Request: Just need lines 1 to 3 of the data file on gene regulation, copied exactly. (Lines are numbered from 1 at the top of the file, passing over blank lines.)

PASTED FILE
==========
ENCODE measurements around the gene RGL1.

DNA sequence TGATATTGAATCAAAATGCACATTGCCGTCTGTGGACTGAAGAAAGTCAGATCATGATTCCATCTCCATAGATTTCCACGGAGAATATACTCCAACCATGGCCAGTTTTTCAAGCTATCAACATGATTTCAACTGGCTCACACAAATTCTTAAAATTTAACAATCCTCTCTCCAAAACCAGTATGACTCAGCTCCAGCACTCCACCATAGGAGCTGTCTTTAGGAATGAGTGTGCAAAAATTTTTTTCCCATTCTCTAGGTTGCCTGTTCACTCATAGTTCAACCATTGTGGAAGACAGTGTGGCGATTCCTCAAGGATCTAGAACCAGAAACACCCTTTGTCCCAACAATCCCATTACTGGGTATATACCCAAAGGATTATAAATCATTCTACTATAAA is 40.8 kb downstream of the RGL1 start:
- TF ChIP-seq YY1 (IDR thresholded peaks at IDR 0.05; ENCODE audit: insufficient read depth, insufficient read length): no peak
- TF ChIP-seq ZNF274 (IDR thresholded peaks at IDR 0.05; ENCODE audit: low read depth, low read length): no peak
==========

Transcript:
ENCODE measurements around the gene RGL1.

DNA sequence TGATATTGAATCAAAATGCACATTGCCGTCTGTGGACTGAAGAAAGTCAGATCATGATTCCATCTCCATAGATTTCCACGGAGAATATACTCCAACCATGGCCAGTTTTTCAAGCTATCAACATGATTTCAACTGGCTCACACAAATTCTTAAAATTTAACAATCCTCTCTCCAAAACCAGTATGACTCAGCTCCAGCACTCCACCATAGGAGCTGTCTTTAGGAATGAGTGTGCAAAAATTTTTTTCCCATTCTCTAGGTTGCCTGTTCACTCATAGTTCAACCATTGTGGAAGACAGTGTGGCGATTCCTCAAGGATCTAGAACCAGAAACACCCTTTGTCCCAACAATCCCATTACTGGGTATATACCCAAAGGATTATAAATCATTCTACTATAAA is 40.8 kb downstream of the RGL1 start:
- TF ChIP-seq YY1 (IDR thresholded peaks at IDR 0.05; ENCODE audit: insufficient read depth, insufficient read length): no peak